Gem Focus November 2021: Keshi Pearls*Gem Focus & Market Pulse (Free Subscriber)
Keshi; more than tiny poppy seeds in the pearl business…
Human’s love and affection for pearls go back thousands of years, especially in the Eastern world where they were considered a divine gem. Natural pearls were so rare that they were only owned by royalties, even the tiny ones were utilized both in jewelry and on clothing.
Keshi means “poppy seed” in Japanese and is used to refer to very small items. The term was first used in context by the Japanese pearl farmers to describe the tiny pearls found in cultured oysters. Later, these undesirable pearls became popular in the 1980s and sold in a separate category. Although small, their superior luster and baroque shapes proved to be desirable. Keshi occurs as an accidental byproduct of the culturing process. The exact cause of keshi is not fully understood. However, experts believe that the likely cause is that the mussel rejects and expels the implanted bead nucleus but the mantle tissue remains, triggering the production of nacre. Keshi pearls are also encountered in mollusks that have successfully produced bead nucleated pearls. Experts theorize that in this latter case, cells displaced during the build-up of nacre on the nucleus initiate the growth of additional pearls. While first encountered in Akoyas, their South Sea and Tahitian counterparts became even more popular due their larger sizes, so much so that there was nothing “accidental” about South Sea production. Pearl farmers intentionally set conditions by using a small piece of mantle tissue to start their growth.
It seems that different authorities have different definitions of the term keshi and this creates confusion. The CIBJO Pearl Commission accepted the name “keshi” as a new name around 1998 but does not allow it to be classified as natural. The preferred term is “keshi cultured pearl” by their regulations. According to the CIBJO Pearl Book, keshi cultured pearl is a trade term that designates a non-beaded cultured pearl formed accidentally or intentionally by human intervention in marine pearl oysters such as the Akoya (Pinctada Fucata), Silver/Gold lipped (Pinctada Maxima) and Black lipped (Pinctada Margaritifera) oysters and is a byproduct of the culturing process.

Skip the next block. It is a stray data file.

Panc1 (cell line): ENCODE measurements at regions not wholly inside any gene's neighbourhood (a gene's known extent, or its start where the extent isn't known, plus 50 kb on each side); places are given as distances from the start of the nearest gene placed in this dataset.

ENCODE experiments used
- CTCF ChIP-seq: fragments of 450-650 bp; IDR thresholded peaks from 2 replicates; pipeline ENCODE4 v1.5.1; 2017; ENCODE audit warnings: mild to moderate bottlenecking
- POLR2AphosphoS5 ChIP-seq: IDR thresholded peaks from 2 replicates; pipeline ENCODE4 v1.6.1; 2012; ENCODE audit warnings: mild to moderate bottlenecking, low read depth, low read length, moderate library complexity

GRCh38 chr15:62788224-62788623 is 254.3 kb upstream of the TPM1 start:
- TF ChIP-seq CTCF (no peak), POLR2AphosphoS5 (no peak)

There are two major differences between GIA educational material and CIBJO descriptions. First, one is about their formation. GIA strictly says that keshi is an accidental byproduct, whereas CIBJO adds the intentional production to its description. This simply justifies the production of South Sea keshi. The second discrepancy is in their origin. GIA accepts both marine and freshwater mollusks as the producer of keshi, but CIBJO only refers to marine species. GIA acceptance of freshwater origin stems from the keshi production of American freshwater pearl culturing. Technically, there is nothing to stop a freshwater mussel from producing keshi accidentally. The American Pearl Company has been selling keshi from their production and this particular product displays distinct features to separate it from the others.
As expected in today’s cultured pearl market, popularity and high price points of keshi resulted in a misleading product name “Cultured Freshwater Keshi.” China dominates the freshwater cultured pearl market of the world by mass production. Since the majority of freshwater cultured pearls are non-beaded, what is sold in the market as cultured freshwater keshi is not a true keshi by any description. This product is not accidental if GIA terminology is the criteria. Similarly, if CIBJO criteria is considered, then it is not from a marine species either.
Despite the discordance among authorities, most ethical dealers know and understand a true keshi by experience. Their acceptance changes depending on what regulations they prefer to follow. As a desirable product, keshi has established a niche in the market and will remain that way in the foreseeable future.
Photo in Header:
Golden keshi pearls and diamond bracelet.
Courtesy of Sotheby’s.